Plastic wrapped meals and dry airplane croissants may be convenient but they’re not so gut friendly. In reality, travel means a rapid change in diet. Our usual routine stops and some may not touch anything green for days, which ultimately impacts digestion.
While bloating, heartburn and irregular bowel movements may not sound so glamorous, regulating digestion can really make or break a trip!
Here are 5 simple ways to keep our gut happy and healthy whilst on the move…
1. Don’t forget high-quality snacks
Early morning flights and broken sleep on a plane can leave us feeling groggy and craving quick fix foods. In fact, research has shown that when we have less than 7-8 hours sleep our appetite hormone increases, and we’re more likely to consume 330 more calories made up of quick fix foods 1.
Often these quick-fix foods can wreak havoc with digestion. Instead pack a few high fibre options to keep digestion healthy and hunger at bay, try nuts, fruit or even PRESS London energy bars for a healthier sweet fix.
2. Bring your own fibre
On average, the UK population are only consuming half their recommended daily fibre intake. Whilst abroad this figure may drop even further! Fibre is essential for healthy digestion and preventing constipation.
Chia seeds can be a fast-track way of increasing intake; just 2 tbsp. provide 11g fibre. These little seeds can be easily packed into a suitcase and can be consumed as a snack or sprinkled over your breakfast.
Alternatively, try Renew Life Fibresmart capsules containing a gentle combination of marshmallow root and flaxseeds.
Organic Chia Seeds
3. Consider taking probiotics
It’s not only the lack of fibre which can be bothersome to digestion, depending on the country, travellers diarrhoea may affect as many as 5-50% and can put a huge damper on any trip.
Interestingly there is more and more research to suggest that taking probiotics during the trip may be a safe and effective preventative tool 2.
Multi Strain Biotic
4. Choose herbal teas
Bloating and cramps are not uncommon with air travel. Due to air pressure, gas in the intestinal will expand at around 30% when flying.
To prevent the bloat, it’s advisable to pass on the carbonated drinks and gassy foods like broccoli, beans, and onions before your flight.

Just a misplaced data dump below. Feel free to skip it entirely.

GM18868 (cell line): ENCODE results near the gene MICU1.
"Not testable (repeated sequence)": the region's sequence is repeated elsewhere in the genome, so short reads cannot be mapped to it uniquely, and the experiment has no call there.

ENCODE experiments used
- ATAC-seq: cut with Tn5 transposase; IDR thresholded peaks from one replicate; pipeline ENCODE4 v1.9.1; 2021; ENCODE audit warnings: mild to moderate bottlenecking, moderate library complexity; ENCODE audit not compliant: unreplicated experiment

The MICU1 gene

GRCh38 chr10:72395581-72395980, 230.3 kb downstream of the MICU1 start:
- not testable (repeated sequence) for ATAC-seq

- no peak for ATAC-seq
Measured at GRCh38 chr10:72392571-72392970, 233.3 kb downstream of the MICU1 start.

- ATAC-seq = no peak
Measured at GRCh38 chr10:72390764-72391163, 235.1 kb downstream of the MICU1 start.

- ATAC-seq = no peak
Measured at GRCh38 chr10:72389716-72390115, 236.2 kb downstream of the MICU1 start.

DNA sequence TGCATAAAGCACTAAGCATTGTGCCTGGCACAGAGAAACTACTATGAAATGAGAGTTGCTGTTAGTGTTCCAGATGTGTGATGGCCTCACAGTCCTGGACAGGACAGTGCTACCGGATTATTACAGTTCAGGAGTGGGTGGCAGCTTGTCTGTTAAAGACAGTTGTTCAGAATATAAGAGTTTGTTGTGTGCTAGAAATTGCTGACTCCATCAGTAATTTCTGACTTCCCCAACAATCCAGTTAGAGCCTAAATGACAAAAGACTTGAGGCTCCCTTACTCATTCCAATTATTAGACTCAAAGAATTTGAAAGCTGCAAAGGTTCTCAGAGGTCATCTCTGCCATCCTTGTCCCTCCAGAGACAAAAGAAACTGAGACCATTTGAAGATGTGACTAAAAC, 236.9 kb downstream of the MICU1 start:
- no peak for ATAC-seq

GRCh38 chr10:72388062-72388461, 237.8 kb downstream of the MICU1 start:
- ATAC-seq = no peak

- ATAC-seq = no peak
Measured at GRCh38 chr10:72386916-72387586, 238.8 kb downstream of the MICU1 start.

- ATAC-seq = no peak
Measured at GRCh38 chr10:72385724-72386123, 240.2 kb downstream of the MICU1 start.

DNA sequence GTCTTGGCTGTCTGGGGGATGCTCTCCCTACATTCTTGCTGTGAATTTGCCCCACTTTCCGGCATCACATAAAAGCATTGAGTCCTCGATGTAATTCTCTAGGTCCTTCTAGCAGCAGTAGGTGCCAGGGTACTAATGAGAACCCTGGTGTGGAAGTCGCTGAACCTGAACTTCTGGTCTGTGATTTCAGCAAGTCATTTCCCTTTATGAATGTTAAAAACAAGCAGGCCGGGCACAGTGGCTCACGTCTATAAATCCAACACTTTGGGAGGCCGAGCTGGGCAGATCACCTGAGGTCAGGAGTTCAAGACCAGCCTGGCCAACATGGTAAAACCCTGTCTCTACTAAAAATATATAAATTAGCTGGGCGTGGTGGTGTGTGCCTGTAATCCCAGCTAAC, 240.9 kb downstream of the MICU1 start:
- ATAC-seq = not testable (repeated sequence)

You may also want to switch your usual airplane coffee with peppermint tea. Animal studies have demonstrated peppermint to have a relaxation and soothing effects on the gut, whilst human studies have looked at peppermint leaf in relation to managing IBS 3.
5. Keep moving
Whilst lying on the beach for weeks is seriously appealing, a lack of movement can cause our digestion to become sluggish.
Research suggests that moderate exercise has positive effects for those suffering with digestive complaints 4, and may stimulate gut motility. Skip the taxi, bring your trainers and go explore! You’ll reach your 10, 000 steps whilst saving money and taking in the sites.
1. Spiegel, K., Tasali, E., Penev, P. & Cauter, E. V. (2004). Brief Communication: Sleep Curtailment in Healthy Young Men Is Associated with Decreased Leptin Levels, Elevated Ghrelin Levels, and Increased Hunger and Appetite. Annals of Internal Medicine, 141 (11), 846.
2. McFarland, L. V. (2006). Meta-analysis of probiotics for the prevention of traveler’s diarrhea. Travel Medicine and Infectious Disease, 5 (2), 97-105.
3. McKay, D. and Blumberg, J. (2006). A review of the bioactivity and potential health benefits of peppermint tea (Mentha piperita L.). Phytotherapy Research, 20 (8), pp.619-633.
4. Grundmann, O. (2014). Complementary and alternative medicines in irritable bowel syndrome: An integrative view. World Journal of Gastroenterology, 20 (2), p.346-62.
By Lily Soutter, Nutritionist BSc (hons), Dip ION
Lily Soutter, Nutritionist BSc (Hons) Human Nutrition, Dip ION
Lily graduated from Newcastle University with a BSc (Hons) degree in Food and Human Nutrition (AfN accredited) where she was awarded the Sage Faculty for Excellence Scholarship. She then went on to gain a Nutritional Therapy Diploma from the Institute of Optimum Nutrition. Lily’s extensive knowledge of the science of food and health, enables her to regularly write for The Times, The Telegraph, The Daily Mail, The Independent, Women’s Health and Cosmopolitan. Her frequent TV appearances include ITV’s primetime series Save Money: Lose Weight with Dr. Ranj Singh. Lily sees clients from her clinic in Chelsea and from the Portobello Clinic, a private medical practice based in Notting Hill.